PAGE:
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Earache or Ear Infection
 What causes earaches?
A tube called the eustachian (say: "you-stay-shun") tube connects the middle ear with the back of the nose. Normally this tube lets fluid drain out of the middle ear. If bacteria or viruses infect the lining of your child’s eustachian tube, the tube gets swollen and fills with thick mucus. This keeps fluid in the ear from draining normally. Bacteria can grow in the fluid, increasing pressure behind the eardrum and causing pain.
The eustachian tubes can become blocked because of allergies, or a cold or other infection. In other cases, the adenoids (glands near the ear) become enlarged and block the eustachian tubes.
Acute ear infections usually clear up within 1 or 2 weeks. Sometimes, ear infections last longer and become chronic. After an infection, fluid may stay in the middle ear. This may lead to more infections and hearing loss.

What are the symptoms of ear infections?

The most common symptoms of an acute ear infection are ear pain and fever. If your child is too young to tell you what hurts, he or she may cry or pull at his or her ear. Your child may also be irritable or listless, have trouble hearing, or not feel like eating or sleeping. Read more.
 
Pa. Breastfeeding Awareness and Support Program
The Pennsylvania Department of Health recognizes breastfeeding as the ideal nutrition for infants. The American Academy of Pediatrics recommends exclusive breastfeeding for the first six months, continued breastfeeding for the first year and then for as long as mutually desired by mother and child. Mother's milk is best for both babies and mothers and offers complete nutrition that cannot be reproduced in formula. Read more.
 
Caring For your Baby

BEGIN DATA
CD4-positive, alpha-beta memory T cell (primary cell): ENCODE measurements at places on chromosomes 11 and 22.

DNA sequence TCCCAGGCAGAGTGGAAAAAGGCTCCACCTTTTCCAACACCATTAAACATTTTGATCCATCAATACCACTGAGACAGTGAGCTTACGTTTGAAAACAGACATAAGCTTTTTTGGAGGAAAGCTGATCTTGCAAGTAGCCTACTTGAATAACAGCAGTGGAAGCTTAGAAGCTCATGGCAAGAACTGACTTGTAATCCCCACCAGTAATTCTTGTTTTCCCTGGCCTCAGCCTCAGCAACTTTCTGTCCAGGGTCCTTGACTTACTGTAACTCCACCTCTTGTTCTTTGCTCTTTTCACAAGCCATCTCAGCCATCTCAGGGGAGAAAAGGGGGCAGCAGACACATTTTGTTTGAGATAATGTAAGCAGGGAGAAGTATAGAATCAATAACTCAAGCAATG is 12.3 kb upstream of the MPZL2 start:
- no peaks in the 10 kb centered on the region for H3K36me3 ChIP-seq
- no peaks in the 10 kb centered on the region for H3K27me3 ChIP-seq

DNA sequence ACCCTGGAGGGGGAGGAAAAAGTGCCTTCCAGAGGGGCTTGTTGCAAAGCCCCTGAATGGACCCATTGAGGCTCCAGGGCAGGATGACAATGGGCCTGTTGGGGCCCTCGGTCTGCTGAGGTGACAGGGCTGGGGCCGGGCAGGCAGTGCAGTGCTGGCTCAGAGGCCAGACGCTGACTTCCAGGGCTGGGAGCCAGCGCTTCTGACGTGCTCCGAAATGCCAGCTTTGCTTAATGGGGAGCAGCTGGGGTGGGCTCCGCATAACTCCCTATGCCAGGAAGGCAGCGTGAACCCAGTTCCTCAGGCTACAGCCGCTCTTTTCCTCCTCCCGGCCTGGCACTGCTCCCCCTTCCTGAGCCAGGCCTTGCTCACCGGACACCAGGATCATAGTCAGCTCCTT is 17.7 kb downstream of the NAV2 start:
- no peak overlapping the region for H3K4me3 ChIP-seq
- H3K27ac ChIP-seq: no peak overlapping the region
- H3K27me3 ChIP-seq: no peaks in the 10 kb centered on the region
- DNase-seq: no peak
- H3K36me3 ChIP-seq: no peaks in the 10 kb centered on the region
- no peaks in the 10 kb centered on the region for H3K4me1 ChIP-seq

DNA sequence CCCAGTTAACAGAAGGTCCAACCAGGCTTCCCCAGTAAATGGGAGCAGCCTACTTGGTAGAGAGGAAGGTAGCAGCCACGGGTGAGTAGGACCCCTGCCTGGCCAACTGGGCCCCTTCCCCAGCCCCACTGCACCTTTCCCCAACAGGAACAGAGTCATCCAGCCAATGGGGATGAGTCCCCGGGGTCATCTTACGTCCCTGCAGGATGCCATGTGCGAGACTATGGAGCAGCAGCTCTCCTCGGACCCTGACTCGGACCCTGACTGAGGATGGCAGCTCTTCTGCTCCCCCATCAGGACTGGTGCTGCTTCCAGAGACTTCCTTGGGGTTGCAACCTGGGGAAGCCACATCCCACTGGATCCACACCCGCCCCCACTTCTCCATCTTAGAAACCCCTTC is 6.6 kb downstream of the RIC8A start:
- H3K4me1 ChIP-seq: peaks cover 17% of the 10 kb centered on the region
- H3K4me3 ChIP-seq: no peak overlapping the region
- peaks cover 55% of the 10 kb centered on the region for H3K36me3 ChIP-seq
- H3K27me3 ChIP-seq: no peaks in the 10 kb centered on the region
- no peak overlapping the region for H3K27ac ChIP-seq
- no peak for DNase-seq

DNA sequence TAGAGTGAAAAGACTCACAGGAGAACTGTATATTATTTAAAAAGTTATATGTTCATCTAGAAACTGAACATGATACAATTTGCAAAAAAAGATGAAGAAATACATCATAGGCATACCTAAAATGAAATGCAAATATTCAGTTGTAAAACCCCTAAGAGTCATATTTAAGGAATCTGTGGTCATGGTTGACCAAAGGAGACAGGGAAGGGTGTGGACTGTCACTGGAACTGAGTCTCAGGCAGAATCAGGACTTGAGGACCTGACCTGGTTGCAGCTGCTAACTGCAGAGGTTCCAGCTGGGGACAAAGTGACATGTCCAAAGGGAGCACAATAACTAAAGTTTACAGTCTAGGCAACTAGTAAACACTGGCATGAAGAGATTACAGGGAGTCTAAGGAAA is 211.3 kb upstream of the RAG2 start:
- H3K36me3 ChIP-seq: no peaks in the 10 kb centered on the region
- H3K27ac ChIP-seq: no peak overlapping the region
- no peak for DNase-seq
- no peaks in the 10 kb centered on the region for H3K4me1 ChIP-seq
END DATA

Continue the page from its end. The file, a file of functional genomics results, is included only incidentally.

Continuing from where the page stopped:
Caring for a baby can be very difficult at times. Because babies are so small, their only way to communicate is by crying. Some babies may seem to cry more than others and this can be frustrating to new parents. When you begin to feel frustrated, try to stay calm. Common reasons for crying include: the baby may be too hot or cold, his/her diaper may be wet or soiled, the baby may be hungry or he/she may need to be burped. Read more. 
 
Pa. Child Death Review Program
 The mission of the Pennsylvania Child Death Review(CDR) program is to promote the safety and well being of children and reduce preventable child fatalities.  This is accomplished through timely reviews of child deaths.  Information obtained from the reviews is used to determine how future deaths can be prevented. Read more.
 
 
First Trip to the Hospital
 Don’t wait to take your baby to the doctor only when he or she seems sick. Your baby also needs vaccines (immunizations) for protection against many diseases. Your baby will need his/her first immunization at birth and then several more after that as he/she continues to grow. The list below shows when others are due. Read more.
 
 
Infant and Child Immunizations

 One visit, lots of protection: Your child can safely receive all vaccines recommended for a particular age during one visit. Talk with your child's physician or healthcare professional about use of combination vaccines to reduce the number of injections needed. Infant& Child Vaccine Schedule  

 

Infant Hearing Screening Advisory Committee
The Infant Hearing Screening Advisory Committee was established as required by the Infant Hearing, Education, Assessment, Reporting and Referral Act - IHEARR (Act 89 of 2001).  The Act recognizes the importance of completing hearing screenings at the hospital or within 30 days of birth for those newborns not born in a hospital. The Advisory Committee, composed of six members appointed by the Secretary of Health, advises and makes recommendations on issues relating to, but not limited to, program regulation and administration, diagnostic testing, technical support and follow-up. Read more.